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Earlier today, we wrote about a radio appearance by former Major League Baseball commissioner Fay Vincent. On an episode of the Mad Dog Show with David DeMarco, Vincent offered his views on sports betting (read them here).
His comments weren’t the only ones of interest, though. Later in the program, DeMarco was joined by Tim Donaghy. The former NBA referee is rather familiar with the perils of illegal sports betting, and his scandalous past hasn’t kept him away from the industry.
Donaghy, 51, was an NBA official for 792 games spanning 13 seasons. Seemingly out of nowhere, he resigned from his job as a referee in July 2007.
Soon thereafter, the reasons became clear. The New York Post reported that the FBI was investigating his involvement in manipulating games that he was also betting on. Organized crime groups were the primary targets, but Donaghy’s name had surfaced in connection.
It was eventually revealed that he done two very bad things. Donaghy had both bet tens of thousands of dollars on NBA games and passed confidential information along to bookies. Worst of all, he’d bet on games he officiated. Revealing that his family had been threatened by the mafia, he allegedly made on-court calls that deliberately affected betting outcomes. It was a public-relations nightmare for the league.
Donaghy pled guilty to two financial crimes, served 11 months in federal prison, and was treated for gambling addiction after his release. In 2009, he told 60 Minutes that he hadn’t watched a game since his incarceration and would possibly not do so again.
The period of abstinence didn’t last long, though. While still on probation, Donaghy began a new career as a professional handicapper. He now sells sports betting picks on his own website, aptly named Ref Picks.
“One door closes, another one opens,” he told DeMarco.
Despite (or because of) his less-than-stellar past, Donaghy knows his stuff when it comes to sports betting. He thinks legalization is inevitable, and it’s hardly a surprise to hear him speak in support. “I think it’s better for our business, because people are going to have more options for where they can legally place bets,” he said.
This is also fairly obvious, but there are a couple good reasons to give people legal places to bet. First of all, as Donaghy highlighted, states can capture some of the revenue that’s escaping to offshore sites. And to bookies.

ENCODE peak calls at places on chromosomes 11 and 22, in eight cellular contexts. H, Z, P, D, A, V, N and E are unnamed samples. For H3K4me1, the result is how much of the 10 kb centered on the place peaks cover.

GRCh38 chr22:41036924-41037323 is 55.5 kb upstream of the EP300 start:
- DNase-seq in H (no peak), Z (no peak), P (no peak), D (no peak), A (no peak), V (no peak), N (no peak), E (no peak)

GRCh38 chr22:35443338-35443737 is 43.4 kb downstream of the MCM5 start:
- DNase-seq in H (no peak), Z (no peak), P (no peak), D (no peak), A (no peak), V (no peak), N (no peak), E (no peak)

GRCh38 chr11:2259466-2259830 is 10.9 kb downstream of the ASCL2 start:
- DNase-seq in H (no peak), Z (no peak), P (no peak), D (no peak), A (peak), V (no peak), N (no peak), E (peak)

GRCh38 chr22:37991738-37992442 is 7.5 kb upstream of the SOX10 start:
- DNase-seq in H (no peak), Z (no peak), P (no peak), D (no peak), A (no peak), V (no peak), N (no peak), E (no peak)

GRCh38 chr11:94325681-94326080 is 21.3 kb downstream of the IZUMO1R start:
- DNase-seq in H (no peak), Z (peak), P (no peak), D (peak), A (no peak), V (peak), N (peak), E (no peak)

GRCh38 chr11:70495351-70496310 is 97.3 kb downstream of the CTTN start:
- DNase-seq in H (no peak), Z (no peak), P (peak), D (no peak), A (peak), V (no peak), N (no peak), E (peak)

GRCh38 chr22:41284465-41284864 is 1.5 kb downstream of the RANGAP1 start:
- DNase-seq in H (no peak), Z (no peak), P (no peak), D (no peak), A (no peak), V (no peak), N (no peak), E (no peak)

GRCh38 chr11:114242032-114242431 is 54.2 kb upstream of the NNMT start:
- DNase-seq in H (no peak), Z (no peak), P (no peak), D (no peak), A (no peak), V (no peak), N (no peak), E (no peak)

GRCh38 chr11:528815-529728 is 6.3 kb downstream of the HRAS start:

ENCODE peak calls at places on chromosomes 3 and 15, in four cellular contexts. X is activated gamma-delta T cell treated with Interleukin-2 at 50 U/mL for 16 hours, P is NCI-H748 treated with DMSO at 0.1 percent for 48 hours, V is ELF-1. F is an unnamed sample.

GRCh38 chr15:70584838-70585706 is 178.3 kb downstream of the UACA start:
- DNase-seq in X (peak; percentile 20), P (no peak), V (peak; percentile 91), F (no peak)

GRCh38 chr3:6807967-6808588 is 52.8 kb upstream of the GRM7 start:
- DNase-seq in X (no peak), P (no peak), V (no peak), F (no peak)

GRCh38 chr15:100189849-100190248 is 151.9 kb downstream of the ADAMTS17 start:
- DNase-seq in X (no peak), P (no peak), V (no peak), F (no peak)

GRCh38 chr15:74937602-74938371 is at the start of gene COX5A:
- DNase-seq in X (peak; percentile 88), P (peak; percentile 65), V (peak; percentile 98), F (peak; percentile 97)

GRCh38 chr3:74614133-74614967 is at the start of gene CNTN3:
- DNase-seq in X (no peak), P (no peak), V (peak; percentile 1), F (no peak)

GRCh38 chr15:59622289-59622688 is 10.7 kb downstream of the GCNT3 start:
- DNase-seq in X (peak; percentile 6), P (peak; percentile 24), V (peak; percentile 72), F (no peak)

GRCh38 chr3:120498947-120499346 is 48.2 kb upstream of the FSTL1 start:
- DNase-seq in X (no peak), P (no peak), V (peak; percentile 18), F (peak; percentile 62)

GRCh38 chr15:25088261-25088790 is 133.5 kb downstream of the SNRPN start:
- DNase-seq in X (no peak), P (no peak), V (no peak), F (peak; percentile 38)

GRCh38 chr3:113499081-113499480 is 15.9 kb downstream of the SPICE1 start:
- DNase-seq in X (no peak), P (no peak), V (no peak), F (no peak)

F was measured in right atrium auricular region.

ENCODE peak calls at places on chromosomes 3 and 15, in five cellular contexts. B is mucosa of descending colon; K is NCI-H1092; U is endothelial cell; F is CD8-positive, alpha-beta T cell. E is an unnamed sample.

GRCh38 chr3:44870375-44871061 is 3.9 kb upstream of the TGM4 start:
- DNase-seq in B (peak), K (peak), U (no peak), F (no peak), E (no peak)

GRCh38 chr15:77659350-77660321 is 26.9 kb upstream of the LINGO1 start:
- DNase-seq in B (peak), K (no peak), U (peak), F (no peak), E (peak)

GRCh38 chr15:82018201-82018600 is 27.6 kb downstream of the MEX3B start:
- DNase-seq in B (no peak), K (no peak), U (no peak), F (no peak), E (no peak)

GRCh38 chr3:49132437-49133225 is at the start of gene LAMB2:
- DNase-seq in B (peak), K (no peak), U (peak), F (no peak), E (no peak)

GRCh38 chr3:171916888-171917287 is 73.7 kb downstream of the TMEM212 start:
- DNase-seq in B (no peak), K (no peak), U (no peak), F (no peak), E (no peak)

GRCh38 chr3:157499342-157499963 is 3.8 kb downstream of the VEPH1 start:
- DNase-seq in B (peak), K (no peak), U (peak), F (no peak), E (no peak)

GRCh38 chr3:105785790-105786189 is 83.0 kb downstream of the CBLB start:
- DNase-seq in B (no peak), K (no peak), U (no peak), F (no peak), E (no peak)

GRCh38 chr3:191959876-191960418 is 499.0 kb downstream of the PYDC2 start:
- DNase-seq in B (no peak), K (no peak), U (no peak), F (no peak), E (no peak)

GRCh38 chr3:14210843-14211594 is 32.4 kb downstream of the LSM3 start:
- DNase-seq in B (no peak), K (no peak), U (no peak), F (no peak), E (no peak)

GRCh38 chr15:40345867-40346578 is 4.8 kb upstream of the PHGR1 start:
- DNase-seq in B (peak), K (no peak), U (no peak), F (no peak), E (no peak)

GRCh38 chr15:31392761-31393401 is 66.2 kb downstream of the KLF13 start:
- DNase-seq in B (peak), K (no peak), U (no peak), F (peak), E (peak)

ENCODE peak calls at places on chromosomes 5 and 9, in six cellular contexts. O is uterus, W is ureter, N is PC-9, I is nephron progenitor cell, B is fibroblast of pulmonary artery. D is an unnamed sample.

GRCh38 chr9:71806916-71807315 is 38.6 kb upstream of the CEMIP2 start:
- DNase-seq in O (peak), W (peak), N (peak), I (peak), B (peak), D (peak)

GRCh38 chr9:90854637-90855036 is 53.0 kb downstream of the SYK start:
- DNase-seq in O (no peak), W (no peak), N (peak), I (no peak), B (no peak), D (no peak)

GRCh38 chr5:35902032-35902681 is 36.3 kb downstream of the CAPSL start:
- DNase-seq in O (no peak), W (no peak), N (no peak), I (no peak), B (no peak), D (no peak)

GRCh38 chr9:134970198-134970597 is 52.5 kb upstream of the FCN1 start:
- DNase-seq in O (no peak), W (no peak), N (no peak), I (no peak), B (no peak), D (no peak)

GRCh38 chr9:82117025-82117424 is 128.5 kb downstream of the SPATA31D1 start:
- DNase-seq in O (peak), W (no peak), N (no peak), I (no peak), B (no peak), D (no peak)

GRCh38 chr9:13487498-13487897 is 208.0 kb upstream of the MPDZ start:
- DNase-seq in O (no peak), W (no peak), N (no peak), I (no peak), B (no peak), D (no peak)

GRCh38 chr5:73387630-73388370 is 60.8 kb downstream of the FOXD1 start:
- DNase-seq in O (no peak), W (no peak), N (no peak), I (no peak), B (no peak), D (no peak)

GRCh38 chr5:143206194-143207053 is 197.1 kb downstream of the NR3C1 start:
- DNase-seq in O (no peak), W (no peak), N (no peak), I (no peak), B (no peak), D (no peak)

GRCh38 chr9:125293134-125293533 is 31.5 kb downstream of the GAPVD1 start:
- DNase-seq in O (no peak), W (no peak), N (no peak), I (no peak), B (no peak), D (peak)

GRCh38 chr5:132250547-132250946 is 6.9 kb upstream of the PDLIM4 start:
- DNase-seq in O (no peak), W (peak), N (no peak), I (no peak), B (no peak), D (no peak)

We tend to focus on the structured black/gray market, offshore sites that offer sports betting to US gamblers. But there’s also a substantial problem with local and web-based bookmakers. And as Donaghy will tell you, not everyone has a friendly bookie.
“It’s a big, big business for the mob in regard to bookmaking,” he said. “It’s something they very much have their hands in. And it’s something that, if it’s taken away from them, it’s going to hurt a little bit.”
Documents from Donaghy’s case reveal that his actions funneled millions of dollars into organized crime operations.
As for who Donaghy likes in the NBA playoffs? “It’s going to come down to who gets the calls down the stretch,” he said without a hint of irony.
I think we can all agree that a match fixer and recovering gambling addict is not a good spokesperson for legalized sports betting. Still, Donaghy is a good source of knowledge on corruption, and his case speaks to the existence of modern-day organized crime.
There will always be people seeking to manipulate sports, and it can be hard to identify issues when the majority of US wagering is done outside of the regulated Nevada sports betting market. Transparency isn’t exactly a top priority for offshore sites or bookies.
Although it’s hard to measure the direct cost of Donaghy’s actions, it’s fair to say the NBA experienced some financial loss. The league now supports cautious legalization of sports betting, but lawyers have consistently warned lawmakers about the risks to integrity.
Boston Globe columnist Jackie MacMullan foreshadowed their argument in her 2007 piece about Donaghy:
Now that it has happened, you realize with frightening clarity how feasible — and how damning — it would be for referees, umpires, or linesmen to be corrupt, and how lucky the four major professionally sports leagues in our country have been not to have confronted this issue before.
This is exactly what professional sports leagues contend in 2018.
In order to mitigate the risks, the NBA and Major League Baseball have drafted a list of integrity-based proposals. Among them, they’re asking for access to betting information, control over data sources, and the collection of an “integrity fee.” They also want the ability to bring suit against match fixers. With these powers, they argue, they’d be better able to monitor their sport.
The counterpoint is that the NBA was unable to prevent one of its own officials from undermining that integrity in the past. And MLB, of course, has Pete Rose attached to its history.